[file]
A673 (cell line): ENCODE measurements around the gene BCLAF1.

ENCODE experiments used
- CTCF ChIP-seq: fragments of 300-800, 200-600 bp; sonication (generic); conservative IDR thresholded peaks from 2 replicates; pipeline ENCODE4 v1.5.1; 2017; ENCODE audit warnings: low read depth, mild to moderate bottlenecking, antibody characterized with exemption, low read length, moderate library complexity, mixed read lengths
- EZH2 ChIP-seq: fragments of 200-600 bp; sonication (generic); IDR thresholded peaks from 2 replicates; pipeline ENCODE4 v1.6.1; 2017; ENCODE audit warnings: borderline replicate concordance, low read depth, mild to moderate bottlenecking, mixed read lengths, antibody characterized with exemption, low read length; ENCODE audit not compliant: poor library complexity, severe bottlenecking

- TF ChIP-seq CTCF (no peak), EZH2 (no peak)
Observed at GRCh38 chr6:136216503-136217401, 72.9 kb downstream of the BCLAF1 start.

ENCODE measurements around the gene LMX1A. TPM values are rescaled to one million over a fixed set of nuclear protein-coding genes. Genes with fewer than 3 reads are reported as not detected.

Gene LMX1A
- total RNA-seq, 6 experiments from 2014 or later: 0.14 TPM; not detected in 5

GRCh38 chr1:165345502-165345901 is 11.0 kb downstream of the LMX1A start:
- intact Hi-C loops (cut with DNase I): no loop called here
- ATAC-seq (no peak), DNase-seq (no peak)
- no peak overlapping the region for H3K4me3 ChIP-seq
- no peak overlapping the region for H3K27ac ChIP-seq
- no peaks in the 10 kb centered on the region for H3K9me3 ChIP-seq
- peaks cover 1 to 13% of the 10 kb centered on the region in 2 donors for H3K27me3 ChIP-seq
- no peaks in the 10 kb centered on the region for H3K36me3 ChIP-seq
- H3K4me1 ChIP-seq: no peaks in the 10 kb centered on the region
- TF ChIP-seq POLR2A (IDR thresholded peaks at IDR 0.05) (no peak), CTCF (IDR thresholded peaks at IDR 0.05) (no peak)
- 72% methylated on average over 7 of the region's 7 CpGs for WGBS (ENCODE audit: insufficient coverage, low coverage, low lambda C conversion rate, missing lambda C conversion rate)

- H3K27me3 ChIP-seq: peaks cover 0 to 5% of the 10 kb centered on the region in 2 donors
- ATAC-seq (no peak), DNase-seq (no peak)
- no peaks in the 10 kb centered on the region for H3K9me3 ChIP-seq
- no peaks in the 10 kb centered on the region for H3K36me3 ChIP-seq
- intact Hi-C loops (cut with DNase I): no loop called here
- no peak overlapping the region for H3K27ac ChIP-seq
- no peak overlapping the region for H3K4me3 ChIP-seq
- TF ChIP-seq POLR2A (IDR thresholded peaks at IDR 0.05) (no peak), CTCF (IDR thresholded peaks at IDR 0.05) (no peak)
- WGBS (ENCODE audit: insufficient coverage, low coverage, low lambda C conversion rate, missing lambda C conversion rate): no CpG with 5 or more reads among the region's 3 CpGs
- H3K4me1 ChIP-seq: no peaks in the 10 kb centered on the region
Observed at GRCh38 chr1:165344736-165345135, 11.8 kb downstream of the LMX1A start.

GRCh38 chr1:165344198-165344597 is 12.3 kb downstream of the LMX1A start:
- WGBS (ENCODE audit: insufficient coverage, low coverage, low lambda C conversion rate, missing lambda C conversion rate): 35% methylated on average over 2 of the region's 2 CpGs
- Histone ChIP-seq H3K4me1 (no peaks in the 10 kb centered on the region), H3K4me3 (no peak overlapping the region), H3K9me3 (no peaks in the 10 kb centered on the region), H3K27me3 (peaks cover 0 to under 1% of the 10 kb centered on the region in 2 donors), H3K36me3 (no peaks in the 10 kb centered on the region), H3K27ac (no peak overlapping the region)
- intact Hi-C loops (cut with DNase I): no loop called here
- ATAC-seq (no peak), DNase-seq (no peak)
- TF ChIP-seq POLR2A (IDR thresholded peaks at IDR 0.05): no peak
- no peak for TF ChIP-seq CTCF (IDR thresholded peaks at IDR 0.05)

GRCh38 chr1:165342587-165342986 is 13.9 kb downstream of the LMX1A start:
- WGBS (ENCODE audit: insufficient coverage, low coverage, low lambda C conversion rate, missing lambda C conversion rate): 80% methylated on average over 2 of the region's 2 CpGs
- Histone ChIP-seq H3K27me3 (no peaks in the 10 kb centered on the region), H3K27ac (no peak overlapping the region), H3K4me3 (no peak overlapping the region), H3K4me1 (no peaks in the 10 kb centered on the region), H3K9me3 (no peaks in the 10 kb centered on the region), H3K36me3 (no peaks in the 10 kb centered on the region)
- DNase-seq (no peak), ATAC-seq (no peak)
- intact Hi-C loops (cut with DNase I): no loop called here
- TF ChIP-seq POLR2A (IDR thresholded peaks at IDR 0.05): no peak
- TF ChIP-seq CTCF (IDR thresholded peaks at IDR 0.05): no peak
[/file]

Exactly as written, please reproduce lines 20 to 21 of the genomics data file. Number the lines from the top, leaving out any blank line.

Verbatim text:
- 72% methylated on average over 7 of the region's 7 CpGs for WGBS (ENCODE audit: insufficient coverage, low coverage, low lambda C conversion rate, missing lambda C conversion rate)

- H3K27me3 ChIP-seq: peaks cover 0 to 5% of the 10 kb centered on the region in 2 donors